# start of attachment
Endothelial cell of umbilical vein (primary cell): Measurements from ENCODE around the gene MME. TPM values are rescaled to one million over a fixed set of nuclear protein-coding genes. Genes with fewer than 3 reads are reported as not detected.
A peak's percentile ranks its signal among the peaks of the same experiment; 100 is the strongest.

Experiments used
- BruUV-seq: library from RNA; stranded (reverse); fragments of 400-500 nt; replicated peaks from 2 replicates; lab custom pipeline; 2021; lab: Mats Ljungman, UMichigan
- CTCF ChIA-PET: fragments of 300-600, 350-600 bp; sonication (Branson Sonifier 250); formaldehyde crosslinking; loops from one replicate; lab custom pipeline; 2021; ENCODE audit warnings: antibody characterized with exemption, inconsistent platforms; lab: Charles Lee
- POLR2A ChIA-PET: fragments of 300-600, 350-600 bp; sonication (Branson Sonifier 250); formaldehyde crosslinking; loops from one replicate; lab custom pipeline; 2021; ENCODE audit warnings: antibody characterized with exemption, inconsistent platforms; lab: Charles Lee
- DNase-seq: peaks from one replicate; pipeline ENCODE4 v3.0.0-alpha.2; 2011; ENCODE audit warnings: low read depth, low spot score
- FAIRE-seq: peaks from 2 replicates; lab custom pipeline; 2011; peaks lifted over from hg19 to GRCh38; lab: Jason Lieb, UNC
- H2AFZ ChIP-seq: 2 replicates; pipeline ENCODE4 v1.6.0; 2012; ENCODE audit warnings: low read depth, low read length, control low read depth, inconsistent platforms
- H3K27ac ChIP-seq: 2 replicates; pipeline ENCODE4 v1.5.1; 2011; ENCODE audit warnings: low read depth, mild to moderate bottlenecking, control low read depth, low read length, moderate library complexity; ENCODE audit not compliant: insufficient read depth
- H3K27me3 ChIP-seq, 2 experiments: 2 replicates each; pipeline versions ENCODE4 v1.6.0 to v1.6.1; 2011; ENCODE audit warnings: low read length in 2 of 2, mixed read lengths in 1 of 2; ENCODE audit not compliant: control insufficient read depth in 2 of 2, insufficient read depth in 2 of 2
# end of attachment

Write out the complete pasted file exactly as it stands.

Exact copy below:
Endothelial cell of umbilical vein (primary cell): Measurements from ENCODE around the gene MME. TPM values are rescaled to one million over a fixed set of nuclear protein-coding genes. Genes with fewer than 3 reads are reported as not detected.
A peak's percentile ranks its signal among the peaks of the same experiment; 100 is the strongest.

Experiments used
- BruUV-seq: library from RNA; stranded (reverse); fragments of 400-500 nt; replicated peaks from 2 replicates; lab custom pipeline; 2021; lab: Mats Ljungman, UMichigan
- CTCF ChIA-PET: fragments of 300-600, 350-600 bp; sonication (Branson Sonifier 250); formaldehyde crosslinking; loops from one replicate; lab custom pipeline; 2021; ENCODE audit warnings: antibody characterized with exemption, inconsistent platforms; lab: Charles Lee
- POLR2A ChIA-PET: fragments of 300-600, 350-600 bp; sonication (Branson Sonifier 250); formaldehyde crosslinking; loops from one replicate; lab custom pipeline; 2021; ENCODE audit warnings: antibody characterized with exemption, inconsistent platforms; lab: Charles Lee
- DNase-seq: peaks from one replicate; pipeline ENCODE4 v3.0.0-alpha.2; 2011; ENCODE audit warnings: low read depth, low spot score
- FAIRE-seq: peaks from 2 replicates; lab custom pipeline; 2011; peaks lifted over from hg19 to GRCh38; lab: Jason Lieb, UNC
- H2AFZ ChIP-seq: 2 replicates; pipeline ENCODE4 v1.6.0; 2012; ENCODE audit warnings: low read depth, low read length, control low read depth, inconsistent platforms
- H3K27ac ChIP-seq: 2 replicates; pipeline ENCODE4 v1.5.1; 2011; ENCODE audit warnings: low read depth, mild to moderate bottlenecking, control low read depth, low read length, moderate library complexity; ENCODE audit not compliant: insufficient read depth
- H3K27me3 ChIP-seq, 2 experiments: 2 replicates each; pipeline versions ENCODE4 v1.6.0 to v1.6.1; 2011; ENCODE audit warnings: low read length in 2 of 2, mixed read lengths in 1 of 2; ENCODE audit not compliant: control insufficient read depth in 2 of 2, insufficient read depth in 2 of 2